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robertogreco : protectionism   2

Is Italy Too Italian?: From Taxis to Textiles, Italy Chooses Tradition Over Growth - NYTimes.com ["Roughly one-quarter of Italy’s G.D.P. is off the books."]
"Economists...see a country w/ a service sector dominated by guilds..., a timid entrepreneur class...a political system in thrall of older voters who want to keep what they have, even if it dooms the nation to years of stasis.

They see a society whose best & brightest are leaving & not being replaced by immigrants, because Italy has so little upward mobility to offer.

To Professor Giavazzi, the future here doesn’t look like Greece. It looks like Argentina.

“Before World War II, Argentina was rich. Even in 1960, the country was twice as rich as Italy.” Today...you can compare the per capita income of Argentina to that of Romania. “Because it didn’t grow. A country could get rich in 1900 just by producing corn & meat, but that is not true today. But it took them 100 years to realize they were becoming poor. & that is what worries me about Italy. We’re not going to starve next week. We are just going to decline, slowly, slowly, & I’m not sure what will turn that around.”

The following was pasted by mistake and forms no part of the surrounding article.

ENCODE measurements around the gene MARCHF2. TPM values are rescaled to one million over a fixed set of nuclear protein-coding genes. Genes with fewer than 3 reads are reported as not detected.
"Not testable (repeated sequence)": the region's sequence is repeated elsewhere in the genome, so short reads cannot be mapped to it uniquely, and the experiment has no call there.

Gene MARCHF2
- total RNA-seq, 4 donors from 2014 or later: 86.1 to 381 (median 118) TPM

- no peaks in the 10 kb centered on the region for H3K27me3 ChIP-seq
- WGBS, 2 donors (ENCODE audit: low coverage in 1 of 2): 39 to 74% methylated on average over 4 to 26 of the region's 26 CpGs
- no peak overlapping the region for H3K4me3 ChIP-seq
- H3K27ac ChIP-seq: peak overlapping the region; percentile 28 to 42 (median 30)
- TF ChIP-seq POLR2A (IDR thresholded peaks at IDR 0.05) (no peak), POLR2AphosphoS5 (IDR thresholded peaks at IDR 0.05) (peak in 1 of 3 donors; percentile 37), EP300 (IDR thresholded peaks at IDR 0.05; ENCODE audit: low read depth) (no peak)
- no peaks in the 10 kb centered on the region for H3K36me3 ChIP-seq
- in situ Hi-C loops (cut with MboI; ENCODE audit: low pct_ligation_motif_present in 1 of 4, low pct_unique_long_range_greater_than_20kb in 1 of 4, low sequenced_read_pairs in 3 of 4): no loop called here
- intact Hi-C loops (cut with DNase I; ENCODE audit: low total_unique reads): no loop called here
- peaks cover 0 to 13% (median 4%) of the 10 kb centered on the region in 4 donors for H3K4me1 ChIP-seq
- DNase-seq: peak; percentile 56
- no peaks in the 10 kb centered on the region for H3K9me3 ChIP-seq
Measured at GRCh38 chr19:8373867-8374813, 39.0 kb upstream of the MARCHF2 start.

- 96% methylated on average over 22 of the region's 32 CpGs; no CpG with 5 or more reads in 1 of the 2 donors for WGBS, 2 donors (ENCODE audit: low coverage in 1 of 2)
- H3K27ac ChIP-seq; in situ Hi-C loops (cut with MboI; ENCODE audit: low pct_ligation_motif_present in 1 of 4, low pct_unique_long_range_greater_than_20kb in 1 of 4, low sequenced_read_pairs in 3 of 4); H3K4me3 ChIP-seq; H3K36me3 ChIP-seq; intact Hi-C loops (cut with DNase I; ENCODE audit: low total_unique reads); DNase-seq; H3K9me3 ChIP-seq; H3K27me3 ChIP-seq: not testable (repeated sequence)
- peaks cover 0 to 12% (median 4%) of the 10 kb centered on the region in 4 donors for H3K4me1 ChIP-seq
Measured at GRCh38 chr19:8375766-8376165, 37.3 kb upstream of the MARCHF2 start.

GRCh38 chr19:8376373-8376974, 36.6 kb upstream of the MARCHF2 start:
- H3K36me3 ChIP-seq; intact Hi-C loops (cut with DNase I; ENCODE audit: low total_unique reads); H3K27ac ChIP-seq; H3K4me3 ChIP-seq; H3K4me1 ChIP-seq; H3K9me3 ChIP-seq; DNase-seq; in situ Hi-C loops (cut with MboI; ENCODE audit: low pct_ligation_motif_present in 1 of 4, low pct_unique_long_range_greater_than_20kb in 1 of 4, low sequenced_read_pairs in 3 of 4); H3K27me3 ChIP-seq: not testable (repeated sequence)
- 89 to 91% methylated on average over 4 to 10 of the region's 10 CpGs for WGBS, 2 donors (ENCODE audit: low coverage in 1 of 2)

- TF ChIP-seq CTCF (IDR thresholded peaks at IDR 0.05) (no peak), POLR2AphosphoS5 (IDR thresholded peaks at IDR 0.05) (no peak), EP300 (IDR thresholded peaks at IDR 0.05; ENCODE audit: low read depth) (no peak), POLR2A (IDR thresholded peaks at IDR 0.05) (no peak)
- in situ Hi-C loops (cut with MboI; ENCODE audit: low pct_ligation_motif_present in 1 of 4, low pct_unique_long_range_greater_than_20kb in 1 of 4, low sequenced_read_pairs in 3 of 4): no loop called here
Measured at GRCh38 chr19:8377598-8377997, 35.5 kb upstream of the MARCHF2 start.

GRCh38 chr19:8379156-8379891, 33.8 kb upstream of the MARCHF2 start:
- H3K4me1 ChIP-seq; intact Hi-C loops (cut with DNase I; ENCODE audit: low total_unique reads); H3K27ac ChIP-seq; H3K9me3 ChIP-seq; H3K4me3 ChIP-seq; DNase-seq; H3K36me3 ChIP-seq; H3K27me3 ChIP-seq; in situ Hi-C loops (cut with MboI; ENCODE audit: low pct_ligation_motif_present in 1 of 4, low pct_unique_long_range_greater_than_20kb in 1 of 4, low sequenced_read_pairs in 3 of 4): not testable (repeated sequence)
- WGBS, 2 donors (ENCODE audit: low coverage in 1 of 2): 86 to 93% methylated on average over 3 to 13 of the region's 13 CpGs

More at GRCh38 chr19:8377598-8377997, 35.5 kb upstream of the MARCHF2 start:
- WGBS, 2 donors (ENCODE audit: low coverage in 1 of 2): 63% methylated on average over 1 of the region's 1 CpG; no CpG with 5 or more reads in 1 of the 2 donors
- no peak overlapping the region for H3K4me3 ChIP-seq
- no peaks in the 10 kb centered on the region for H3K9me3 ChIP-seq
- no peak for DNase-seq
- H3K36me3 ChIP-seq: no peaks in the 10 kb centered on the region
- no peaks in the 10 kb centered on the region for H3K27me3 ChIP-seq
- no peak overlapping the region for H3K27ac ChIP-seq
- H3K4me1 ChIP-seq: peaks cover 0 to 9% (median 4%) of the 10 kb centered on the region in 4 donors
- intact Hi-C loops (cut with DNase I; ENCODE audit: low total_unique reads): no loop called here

italy  argentina  guilds  economics  growth  politics  aging  age  policy  immigration  2010  stagnation  markets  china  globalization  local  slow  manufacturing  crisis  deficits  savings  society  decline  blackmarkets  offthebooks  protectionism  jobs  craftsmanship 
august 2010 by robertogreco
What Happened to Argentina? - Economix Blog - NYTimes.com [via: http://www.goodairs.com/2009/10/what-happened-to-argentina.html]
"A century ago, there were only seven countries in the world that were more prosperous than Argentina (Belgium, Switzerland, Britain and four former English colonies including the United States), according to Angus Maddison’s historic incomes database. In 1909, per capita income in Argentina was 50 percent higher than in Italy, 180 percent higher than Japan, and almost five times higher than in neighboring Brazil. Over the course of the 20th century, Argentina’s relative standing in world incomes fell sharply. By 2000, Argentina’s income was less than half that of Italy or Japan. ... Peronism was not only protectionist, but it also favored large state enterprises and significant regulation of the economy. Neither strategy has been particularly good for growth. Argentina’s inbred banking system has historically had trouble weathering severe shocks. Decades of political instability have made property rights insecure and investment unattractive." [See rest of post & comments that follow.]
argentina  economics  history  education  peronismo  protectionism 
october 2009 by robertogreco

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